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Author Topic: GLossary of Terms  (Read 1924 times)

Offline Pmb

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GLossary of Terms
« on: 01/02/2013 23:05:11 »
I'm proof reading the new version of Exploring Black Holes by Taylor, Wheeler and Bertschinger comming out. The website for the text is at http://eftaylor.com/ while PDF files containg chapters of the text are at  http://exploringblackholes.com/
 
I proof read the first version and wrote the glossary of terms as well. Currently there's no glossary. Since we discuss the meaning of terms so often in this forum, as well as all other physics discussion forums, I think i would be wonderful to have a glossary in the new version as well. In fact I think that all textbooks should have a glossary of terms. In fact I have a hard time understanding why all texts don't have a glossary!

I think that a nice solid glossary of terms for general relativity would be nice for us to refer to. What do you think? Glossary or no glossary? And if yu're so inclined, why?

I myself have a glossary of terms under my website at
http://home.comcast.net/~peter.m.brown/glossary/glossary_of_terms.htm

I'd love some feedback on it. It's obviously very empty right now. I started it a long time ago but illness got into the way of working on it more. Any comments, ideas, other terms you'd like to see deined,  constructive criticism, etc. ?
« Last Edit: 01/02/2013 23:12:54 by Pmb »


 

Offline yor_on

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Re: GLossary of Terms
« Reply #1 on: 03/02/2013 16:52:01 »
A glossary, ideally with further outside references if you get stuck in the book.
 

Offline JP

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Re: GLossary of Terms
« Reply #2 on: 03/02/2013 18:18:34 »
Certainly a glossary doesn't detract from a science text, but since it takes resources to put together and to print, I'm not sure if it always adds enough value to be worth the effort and cost.  Often, the indices of such books have listings for terms and emphasize the page on which the term is introduced and defined, which can take the place of a glossary.  It's not quite as self-contained as a glossary, but it gets the job done--assuming both the text and index are well written. 

If we had limitless resources, I'd say always add a glossary that not only introduces the terms, but shows briefly how they're used in the main text, including a brief mathematical example if relevant.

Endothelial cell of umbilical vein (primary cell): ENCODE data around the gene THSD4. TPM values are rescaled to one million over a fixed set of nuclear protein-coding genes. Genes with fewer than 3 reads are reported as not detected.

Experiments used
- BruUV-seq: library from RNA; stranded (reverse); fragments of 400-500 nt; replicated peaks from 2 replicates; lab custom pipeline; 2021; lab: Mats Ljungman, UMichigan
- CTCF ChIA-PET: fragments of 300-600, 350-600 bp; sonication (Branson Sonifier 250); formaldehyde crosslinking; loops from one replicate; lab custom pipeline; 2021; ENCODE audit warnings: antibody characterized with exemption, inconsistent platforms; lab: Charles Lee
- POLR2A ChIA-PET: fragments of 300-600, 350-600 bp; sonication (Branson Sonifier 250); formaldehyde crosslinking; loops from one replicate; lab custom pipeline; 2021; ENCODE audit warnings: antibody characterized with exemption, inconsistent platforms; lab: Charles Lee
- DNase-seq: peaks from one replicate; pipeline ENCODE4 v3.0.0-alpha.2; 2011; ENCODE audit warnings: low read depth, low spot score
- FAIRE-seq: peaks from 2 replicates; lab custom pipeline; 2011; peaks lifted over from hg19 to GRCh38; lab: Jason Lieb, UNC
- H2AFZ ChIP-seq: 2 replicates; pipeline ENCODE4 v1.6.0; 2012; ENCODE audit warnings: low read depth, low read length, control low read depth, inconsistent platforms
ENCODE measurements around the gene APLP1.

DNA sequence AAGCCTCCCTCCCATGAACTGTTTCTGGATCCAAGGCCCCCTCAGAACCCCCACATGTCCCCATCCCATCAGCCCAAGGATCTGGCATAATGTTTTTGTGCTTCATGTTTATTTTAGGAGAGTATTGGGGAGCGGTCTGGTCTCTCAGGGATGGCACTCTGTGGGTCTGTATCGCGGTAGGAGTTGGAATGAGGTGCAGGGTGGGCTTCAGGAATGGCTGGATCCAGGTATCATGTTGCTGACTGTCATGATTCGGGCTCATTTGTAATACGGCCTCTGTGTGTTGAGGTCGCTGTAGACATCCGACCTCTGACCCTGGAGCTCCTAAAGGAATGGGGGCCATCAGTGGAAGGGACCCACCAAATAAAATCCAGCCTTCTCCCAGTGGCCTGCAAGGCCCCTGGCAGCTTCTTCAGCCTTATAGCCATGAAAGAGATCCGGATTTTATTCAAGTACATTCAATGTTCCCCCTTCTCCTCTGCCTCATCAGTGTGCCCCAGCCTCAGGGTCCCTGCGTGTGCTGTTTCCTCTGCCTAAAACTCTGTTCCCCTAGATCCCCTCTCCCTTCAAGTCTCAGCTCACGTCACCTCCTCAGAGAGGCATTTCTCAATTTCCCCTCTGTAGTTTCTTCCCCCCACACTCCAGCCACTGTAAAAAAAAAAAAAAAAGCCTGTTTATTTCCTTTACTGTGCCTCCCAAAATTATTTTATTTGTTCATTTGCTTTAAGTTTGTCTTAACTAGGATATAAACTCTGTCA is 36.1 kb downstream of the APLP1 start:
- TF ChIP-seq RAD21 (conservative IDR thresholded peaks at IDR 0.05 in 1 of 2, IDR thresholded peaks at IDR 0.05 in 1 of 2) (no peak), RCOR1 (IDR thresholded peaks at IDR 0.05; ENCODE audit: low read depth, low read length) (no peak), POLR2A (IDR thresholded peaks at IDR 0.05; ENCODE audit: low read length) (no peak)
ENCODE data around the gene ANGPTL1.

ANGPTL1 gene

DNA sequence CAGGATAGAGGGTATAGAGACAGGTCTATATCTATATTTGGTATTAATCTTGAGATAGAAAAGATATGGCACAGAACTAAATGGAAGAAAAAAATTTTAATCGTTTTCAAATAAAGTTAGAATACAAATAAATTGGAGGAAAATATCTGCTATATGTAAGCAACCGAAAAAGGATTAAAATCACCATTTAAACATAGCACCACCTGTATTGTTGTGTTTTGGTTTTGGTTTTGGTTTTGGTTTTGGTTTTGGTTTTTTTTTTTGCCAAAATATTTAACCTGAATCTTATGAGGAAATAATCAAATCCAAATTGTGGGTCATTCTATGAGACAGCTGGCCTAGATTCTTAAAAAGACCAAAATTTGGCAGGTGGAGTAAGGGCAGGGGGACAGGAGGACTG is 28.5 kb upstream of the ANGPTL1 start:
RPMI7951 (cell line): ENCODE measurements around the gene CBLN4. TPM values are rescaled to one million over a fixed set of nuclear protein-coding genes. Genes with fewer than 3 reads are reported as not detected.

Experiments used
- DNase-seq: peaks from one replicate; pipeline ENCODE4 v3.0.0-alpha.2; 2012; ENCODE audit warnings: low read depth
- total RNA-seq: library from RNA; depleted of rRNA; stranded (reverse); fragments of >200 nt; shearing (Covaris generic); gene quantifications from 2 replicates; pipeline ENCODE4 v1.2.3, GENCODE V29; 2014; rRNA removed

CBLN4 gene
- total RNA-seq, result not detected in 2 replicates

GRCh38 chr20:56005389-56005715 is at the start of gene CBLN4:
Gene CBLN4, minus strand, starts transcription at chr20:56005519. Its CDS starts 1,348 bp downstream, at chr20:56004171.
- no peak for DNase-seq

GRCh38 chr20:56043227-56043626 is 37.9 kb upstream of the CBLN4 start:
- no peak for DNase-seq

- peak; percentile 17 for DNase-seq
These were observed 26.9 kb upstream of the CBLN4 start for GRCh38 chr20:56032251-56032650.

For your website, I can say that terms I always struggled with then being introduced to general relativity were covariant, contravariant and pseudotensor. 

Also, I didn't read through everything, but
Quote
Metric Tensor - A multilinear map from vectors to the set of real numbers that is used for calculating the magnitude of a vector of the inner product of two vectors is called the metric tensor and represented as g. The metric tensor is defined such that it is symmetric.

Should the italicized part read "the magnitude of the inner product of two vectors"?
 

Offline Airthumbs

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Re: GLossary of Terms
« Reply #3 on: 03/02/2013 21:19:36 »
Pmb, I think it is an excellent idea, I think that the science forum here could even add a new section under each category and provide a glossary of terms at the end of it.
 

Offline Pmb

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Re: GLossary of Terms
« Reply #4 on: 04/02/2013 01:23:25 »
Quote from: JP
Certainly a glossary doesn't detract from a science text, but since it takes resources to put together and to print, I'm not sure if it always adds enough value to be worth the effort and cost.
Printing it is of little or no concern. There used to be no worries about creating a glossary. I would have done it for free and enjoyed the work. However when I e-mailed one of the co-authors of the text, Edmund Bertschinger, as to whether he could recommend a good text in science and religion he responded I donít know and wonít discuss it further. I found that to be rude and it gave him an air of superiority about him which I donít like. Iíve therefore decided cease proof-reading the text at this point. F@ckíum! Who the hell does he think he is, anyway? And he claims to be a Christian. Is I donít know and wonít discuss it further. a Christian thing to say? No. It isn't.

So if there is going to be a glossary it wonít have anything to do with me. And I will have nothing to do with that text from now on. Unless something bizarre happens like getting a written apology. Heís just one of those scientists that if you donít have a PhD in physics and donít work at MIT then youíre not good enough to talk to him. I never did like him because of his air of superiority.
 

Offline Pmb

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Re: GLossary of Terms
« Reply #5 on: 04/02/2013 19:52:35 »
A glossary, ideally with further outside references if you get stuck in the book.
I don't understand what you're trying to say. Could you rephrase this again please and this time try to be more specific? Which glossary are you referring to, the one that could potentally go into in Exploring Black Holes - 2nd Ed.. Or perhaps you're referring to the one under my website?
 

Offline Pmb

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Re: GLossary of Terms
« Reply #6 on: 04/02/2013 19:55:24 »
Quote from: Airthumbs link
Pmb, I think it is an excellent idea, I think that the science forum here could even add a new section under each category and provide a glossary of terms at the end of it.
I'd be more than happy to build such a website for the forum if asked. Tthe wuestion is wiil they build it?
 

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Re: GLossary of Terms
« Reply #6 on: 04/02/2013 19:55:24 »

 

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